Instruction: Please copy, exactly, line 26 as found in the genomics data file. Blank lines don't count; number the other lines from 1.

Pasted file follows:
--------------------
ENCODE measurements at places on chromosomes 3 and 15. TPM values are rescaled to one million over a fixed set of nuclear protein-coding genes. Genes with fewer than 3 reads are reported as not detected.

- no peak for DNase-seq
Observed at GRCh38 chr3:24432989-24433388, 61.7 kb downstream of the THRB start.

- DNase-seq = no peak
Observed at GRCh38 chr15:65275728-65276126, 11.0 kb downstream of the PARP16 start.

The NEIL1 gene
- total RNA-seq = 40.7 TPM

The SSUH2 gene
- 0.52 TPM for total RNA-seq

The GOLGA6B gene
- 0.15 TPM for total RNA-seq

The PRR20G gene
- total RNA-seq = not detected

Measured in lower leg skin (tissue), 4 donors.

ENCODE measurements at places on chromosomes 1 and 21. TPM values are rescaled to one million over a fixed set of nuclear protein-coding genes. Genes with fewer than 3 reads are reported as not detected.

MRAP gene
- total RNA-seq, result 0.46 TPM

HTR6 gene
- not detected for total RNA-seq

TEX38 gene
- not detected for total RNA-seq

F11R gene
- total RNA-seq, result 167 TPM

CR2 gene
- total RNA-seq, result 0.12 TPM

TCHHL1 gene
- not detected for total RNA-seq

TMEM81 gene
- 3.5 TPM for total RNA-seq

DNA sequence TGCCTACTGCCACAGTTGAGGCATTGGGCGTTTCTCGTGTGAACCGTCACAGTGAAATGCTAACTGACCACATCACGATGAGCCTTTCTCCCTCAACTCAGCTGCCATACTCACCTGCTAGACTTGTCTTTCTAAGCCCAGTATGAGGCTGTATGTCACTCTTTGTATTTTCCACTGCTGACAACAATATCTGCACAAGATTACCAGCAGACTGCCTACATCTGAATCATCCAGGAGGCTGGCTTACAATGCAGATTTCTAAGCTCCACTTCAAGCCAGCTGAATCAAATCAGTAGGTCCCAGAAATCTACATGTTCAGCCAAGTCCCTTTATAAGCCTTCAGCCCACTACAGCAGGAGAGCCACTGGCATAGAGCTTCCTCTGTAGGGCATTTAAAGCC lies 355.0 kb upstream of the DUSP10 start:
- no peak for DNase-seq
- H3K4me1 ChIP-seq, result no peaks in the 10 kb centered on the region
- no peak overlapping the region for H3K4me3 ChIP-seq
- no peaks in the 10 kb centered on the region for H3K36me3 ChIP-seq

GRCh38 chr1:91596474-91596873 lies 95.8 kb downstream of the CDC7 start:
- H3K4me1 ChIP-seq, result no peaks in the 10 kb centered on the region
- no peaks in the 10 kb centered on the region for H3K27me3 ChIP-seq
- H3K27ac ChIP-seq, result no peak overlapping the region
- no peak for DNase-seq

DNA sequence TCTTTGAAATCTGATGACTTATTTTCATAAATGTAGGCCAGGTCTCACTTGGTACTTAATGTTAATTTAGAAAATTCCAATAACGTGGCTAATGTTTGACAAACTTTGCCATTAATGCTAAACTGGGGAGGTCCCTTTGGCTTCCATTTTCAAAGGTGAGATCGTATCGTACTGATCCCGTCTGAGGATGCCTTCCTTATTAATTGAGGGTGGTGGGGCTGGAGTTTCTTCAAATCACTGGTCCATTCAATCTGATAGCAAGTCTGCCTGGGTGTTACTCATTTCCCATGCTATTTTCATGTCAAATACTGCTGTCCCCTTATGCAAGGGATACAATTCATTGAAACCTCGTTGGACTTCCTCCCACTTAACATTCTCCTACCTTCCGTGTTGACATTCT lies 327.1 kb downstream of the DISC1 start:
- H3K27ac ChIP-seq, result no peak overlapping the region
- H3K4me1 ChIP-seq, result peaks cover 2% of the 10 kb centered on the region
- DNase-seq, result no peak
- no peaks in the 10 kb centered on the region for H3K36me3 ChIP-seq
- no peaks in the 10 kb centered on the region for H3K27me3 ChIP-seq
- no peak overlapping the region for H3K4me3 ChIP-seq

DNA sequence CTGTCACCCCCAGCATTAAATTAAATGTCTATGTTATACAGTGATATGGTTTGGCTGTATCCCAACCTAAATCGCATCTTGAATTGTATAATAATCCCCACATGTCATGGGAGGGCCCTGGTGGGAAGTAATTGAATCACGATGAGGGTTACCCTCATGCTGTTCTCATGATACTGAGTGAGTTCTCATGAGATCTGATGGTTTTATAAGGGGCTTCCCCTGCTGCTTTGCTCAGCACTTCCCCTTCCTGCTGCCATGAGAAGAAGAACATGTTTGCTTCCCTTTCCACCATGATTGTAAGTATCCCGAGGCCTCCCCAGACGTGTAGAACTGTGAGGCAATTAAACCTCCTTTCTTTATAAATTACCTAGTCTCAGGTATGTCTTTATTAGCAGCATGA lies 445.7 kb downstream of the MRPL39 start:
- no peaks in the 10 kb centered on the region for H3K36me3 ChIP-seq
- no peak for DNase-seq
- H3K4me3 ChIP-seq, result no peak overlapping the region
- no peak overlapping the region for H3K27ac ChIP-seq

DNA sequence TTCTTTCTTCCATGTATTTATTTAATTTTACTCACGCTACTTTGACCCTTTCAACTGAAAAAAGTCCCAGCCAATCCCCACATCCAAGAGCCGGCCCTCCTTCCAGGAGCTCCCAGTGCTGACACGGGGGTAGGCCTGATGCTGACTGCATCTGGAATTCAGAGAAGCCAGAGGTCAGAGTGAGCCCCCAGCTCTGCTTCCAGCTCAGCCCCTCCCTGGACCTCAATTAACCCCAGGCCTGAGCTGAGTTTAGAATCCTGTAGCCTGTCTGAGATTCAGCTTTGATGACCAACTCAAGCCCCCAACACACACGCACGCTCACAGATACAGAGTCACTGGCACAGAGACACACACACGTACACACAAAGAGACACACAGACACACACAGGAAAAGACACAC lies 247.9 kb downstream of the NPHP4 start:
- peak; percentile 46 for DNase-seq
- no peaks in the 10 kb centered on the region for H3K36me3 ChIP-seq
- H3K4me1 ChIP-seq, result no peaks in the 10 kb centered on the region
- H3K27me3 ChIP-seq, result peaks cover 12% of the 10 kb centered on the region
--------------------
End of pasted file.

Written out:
TCHHL1 gene